Writing for BioLogos, Brad Kramer points out the obvious problem and suggests a difficult solution. As he explains, no matter how big the smiles were, the science missionaries were still obviously missionaries. And nothing is easier to resist for religious people than sermons from another religion.

So is there no hope? The problem is bigger than science, bigger than religion. The root of the difficulty is TRUST. What can be done? As Kramer argues, the answer isn’t very attractive for those of us who want quick solutions. Kramer suggests bacon and eggs:

If all Rick Potts had done in Ephrata was spend a month eating breakfast with people at local diners, introducing himself as an evolutionary scientist, and explaining that he doesn’t hate Christians, an enormous amount of good would have been accomplished.

Human Origins at the Smithsonian

What should we do to teach evolution better?  ILYBYGTH contributor David Long addressed that topic a little while back at the Smithsonian Institution.

The panel discussion was part of the Smithsonian’s Human Origins Program’s Broader Social Impacts Committee.  Long, a science education specialist and anthropologist at George Mason University, discussed some of the implication of his work, including his must-read book Evolution and Religion in American Education: An Ethnography.

David spoke for about thirty minutes.  Then the assembled panel offered reflections.

Panelist Connie Bertka of the Smithsonian committee asked the smart question: “What can the scientific community do?”

Fred Edwords of the American Humanist Association offered a striking example of the deep misunderstandings of creationism among outsiders.  Edwords made the point that a good education requires that students emerge different from when they go in.  Naturally.  But Edwords did not seem to recognize that the nature of this educational transformation is precisely the question at issue.  How should education transform young people?  Should education affirm or challenge existing religious or ideological commitments among the young?  Edwords seemed to assume that any good education would lead to a transformation in favor of evolution, in favor of challenging religious traditions.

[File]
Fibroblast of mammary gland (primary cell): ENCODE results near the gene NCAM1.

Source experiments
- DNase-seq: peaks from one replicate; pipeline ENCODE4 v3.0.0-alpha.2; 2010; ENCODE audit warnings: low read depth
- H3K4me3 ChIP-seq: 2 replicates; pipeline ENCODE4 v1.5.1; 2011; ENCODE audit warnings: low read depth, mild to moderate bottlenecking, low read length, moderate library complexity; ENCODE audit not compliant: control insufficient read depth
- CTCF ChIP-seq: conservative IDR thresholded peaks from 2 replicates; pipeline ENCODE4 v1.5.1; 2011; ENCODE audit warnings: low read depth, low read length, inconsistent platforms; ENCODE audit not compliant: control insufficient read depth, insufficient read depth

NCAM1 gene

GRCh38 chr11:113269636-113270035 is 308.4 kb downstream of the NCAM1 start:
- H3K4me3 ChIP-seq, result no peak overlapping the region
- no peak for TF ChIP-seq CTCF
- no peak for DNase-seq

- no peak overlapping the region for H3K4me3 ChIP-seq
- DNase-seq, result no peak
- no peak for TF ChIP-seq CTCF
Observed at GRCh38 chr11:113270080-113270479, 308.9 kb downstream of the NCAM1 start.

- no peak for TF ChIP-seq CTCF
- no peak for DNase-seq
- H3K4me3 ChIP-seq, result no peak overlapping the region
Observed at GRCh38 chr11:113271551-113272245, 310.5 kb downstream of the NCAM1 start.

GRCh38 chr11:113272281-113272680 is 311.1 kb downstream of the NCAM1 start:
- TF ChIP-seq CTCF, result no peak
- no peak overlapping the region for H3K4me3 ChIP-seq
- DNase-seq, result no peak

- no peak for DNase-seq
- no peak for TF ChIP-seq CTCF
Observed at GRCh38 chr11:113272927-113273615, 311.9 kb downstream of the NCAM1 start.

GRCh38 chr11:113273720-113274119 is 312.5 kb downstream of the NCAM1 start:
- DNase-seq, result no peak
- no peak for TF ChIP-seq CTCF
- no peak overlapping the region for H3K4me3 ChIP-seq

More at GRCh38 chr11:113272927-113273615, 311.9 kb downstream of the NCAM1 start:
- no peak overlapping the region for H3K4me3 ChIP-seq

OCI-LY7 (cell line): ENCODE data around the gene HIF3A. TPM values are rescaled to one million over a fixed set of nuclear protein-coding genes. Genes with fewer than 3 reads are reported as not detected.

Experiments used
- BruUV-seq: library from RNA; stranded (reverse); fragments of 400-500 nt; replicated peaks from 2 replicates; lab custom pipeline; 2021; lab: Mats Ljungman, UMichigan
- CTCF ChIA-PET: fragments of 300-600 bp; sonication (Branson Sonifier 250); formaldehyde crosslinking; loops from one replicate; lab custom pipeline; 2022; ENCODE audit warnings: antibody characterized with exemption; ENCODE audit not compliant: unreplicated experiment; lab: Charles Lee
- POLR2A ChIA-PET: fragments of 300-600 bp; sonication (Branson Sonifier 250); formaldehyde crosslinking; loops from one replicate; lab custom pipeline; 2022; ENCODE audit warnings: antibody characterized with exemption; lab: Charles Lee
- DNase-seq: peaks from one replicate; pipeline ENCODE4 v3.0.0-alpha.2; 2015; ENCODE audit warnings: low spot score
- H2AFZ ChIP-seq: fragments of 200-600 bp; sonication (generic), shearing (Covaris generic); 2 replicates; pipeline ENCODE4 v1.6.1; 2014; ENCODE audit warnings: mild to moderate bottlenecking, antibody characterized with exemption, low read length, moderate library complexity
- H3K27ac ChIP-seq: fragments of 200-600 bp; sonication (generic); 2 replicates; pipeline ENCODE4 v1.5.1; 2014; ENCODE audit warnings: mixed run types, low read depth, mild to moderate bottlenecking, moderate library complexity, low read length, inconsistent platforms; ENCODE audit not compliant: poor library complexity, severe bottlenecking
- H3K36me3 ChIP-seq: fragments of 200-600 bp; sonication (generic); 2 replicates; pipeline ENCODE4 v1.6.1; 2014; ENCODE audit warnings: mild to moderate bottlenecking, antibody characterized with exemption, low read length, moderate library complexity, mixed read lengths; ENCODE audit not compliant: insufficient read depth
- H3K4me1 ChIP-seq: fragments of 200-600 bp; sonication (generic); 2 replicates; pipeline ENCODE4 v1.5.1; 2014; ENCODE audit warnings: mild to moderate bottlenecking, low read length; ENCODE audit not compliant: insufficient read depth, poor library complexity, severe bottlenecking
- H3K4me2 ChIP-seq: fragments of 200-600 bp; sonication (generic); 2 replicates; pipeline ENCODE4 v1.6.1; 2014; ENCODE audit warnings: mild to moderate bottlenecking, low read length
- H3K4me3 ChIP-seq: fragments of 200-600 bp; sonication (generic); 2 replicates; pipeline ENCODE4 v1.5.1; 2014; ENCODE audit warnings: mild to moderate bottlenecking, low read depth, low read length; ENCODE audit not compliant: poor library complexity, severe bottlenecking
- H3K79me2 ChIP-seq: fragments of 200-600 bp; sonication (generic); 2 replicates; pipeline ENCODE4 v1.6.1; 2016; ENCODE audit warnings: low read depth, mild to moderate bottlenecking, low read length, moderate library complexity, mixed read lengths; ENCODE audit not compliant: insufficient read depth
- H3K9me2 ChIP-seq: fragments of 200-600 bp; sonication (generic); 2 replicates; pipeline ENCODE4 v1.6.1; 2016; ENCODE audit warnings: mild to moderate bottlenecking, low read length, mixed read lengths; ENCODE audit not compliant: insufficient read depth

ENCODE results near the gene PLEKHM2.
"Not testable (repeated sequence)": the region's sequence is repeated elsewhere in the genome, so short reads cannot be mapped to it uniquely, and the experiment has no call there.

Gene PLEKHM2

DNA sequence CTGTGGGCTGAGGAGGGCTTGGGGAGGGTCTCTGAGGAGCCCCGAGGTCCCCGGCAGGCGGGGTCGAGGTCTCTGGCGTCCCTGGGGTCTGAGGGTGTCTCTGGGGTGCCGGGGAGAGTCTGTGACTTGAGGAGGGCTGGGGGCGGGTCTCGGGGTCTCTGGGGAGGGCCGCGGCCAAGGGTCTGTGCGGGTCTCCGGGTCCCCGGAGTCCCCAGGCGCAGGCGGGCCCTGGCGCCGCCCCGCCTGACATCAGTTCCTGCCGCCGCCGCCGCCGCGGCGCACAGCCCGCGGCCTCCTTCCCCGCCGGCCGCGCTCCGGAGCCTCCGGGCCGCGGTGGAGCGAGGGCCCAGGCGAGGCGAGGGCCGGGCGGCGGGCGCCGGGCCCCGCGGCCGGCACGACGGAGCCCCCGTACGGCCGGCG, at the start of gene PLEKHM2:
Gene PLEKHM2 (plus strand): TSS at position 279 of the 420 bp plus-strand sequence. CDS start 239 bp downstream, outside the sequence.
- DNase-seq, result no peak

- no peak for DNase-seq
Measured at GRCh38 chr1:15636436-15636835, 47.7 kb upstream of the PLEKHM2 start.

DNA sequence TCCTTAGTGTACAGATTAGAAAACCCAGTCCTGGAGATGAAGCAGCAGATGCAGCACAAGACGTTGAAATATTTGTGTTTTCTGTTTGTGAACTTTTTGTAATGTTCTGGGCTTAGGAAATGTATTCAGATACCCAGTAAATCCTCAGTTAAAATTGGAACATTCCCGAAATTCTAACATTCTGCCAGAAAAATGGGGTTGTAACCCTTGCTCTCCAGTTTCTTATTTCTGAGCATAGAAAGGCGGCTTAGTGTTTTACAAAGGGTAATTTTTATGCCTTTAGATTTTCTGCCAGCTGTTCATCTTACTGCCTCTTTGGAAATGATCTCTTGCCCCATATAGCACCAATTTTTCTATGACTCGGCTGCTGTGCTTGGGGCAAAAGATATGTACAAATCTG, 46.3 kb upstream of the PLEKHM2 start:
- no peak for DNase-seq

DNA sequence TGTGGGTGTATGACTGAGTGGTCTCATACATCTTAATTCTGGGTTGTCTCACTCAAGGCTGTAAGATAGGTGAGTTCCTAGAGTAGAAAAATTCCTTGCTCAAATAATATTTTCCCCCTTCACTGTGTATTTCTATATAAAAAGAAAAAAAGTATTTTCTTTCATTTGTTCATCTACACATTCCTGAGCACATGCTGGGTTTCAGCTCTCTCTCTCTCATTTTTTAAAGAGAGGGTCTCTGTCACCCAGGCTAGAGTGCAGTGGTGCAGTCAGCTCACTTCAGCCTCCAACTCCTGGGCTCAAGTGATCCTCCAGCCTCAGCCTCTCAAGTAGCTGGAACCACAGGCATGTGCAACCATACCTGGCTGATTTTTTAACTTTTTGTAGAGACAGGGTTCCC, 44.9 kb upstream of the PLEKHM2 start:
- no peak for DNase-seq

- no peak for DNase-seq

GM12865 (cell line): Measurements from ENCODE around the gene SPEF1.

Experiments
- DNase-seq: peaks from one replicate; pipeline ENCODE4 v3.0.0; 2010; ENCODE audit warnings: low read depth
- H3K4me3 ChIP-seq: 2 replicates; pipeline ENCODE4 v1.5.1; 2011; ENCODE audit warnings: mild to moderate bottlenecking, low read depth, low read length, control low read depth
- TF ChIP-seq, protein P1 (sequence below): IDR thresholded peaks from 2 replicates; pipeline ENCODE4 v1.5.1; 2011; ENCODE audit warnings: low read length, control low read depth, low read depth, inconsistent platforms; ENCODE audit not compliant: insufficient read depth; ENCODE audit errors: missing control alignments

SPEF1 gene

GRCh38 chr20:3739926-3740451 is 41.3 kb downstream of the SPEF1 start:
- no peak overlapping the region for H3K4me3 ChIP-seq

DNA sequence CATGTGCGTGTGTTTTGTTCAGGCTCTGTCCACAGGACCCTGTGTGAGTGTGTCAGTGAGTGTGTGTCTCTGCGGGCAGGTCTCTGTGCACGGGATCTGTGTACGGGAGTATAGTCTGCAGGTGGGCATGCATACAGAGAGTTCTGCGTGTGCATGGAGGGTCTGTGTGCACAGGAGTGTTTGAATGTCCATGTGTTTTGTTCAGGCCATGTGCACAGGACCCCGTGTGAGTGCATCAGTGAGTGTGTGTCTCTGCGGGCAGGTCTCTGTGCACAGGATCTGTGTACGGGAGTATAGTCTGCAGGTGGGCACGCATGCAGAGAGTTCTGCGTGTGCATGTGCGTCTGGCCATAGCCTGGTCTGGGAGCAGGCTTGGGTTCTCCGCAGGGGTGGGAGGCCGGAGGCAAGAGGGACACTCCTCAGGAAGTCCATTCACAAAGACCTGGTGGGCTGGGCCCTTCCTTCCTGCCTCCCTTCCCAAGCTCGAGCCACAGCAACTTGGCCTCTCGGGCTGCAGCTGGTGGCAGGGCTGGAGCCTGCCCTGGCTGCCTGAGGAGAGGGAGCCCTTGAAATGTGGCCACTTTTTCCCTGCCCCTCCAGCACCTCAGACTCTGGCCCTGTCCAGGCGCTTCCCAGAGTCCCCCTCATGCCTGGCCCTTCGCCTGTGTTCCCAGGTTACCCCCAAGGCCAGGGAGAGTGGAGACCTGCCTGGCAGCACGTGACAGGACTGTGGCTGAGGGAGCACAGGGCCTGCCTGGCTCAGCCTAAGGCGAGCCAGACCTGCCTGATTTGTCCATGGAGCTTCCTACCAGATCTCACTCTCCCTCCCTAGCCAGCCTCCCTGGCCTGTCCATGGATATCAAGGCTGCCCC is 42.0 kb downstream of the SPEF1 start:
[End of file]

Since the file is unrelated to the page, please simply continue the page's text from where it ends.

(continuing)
Nancy Howell, who teaches about religion and science at a Methodist seminary, made the important point that denominational background can’t really be used to predict affinity for creationism or evolution.  That is, people of different sectarian backgrounds often embrace or reject creationism.  At times, people go against the teachings of their own denominations, without even knowing it.  Due to this splintering effect, assumptions about the numbers of creationists based on denominational affiliations must be viewed very skeptically.

At one point, an audience member suggested that creationism can be eliminated by the teaching of “critical thinking.”  Dr. Long replied diplomatically but correctly that we can’t assume too much about the meanings of teaching “critical thinking.”  After all, ardent creationists have long insisted that their programs are the only ones teaching critical thinking.  Young-earth Guru Ken Ham, for example, insists that creationists are the only ones resisting the intellectual bullying of evolution.  Only young-earth creationists,  Ham argues, don’t merely parrot the shibboleths of intellectually empty evolutionism.  Only young-earth creationists, Ham says, are doing any critical thinking when it comes to evolution.

So, in the end, what should we do to teach evolution better?

At the very least, we can take an hour or so to watch this presentation and discussion.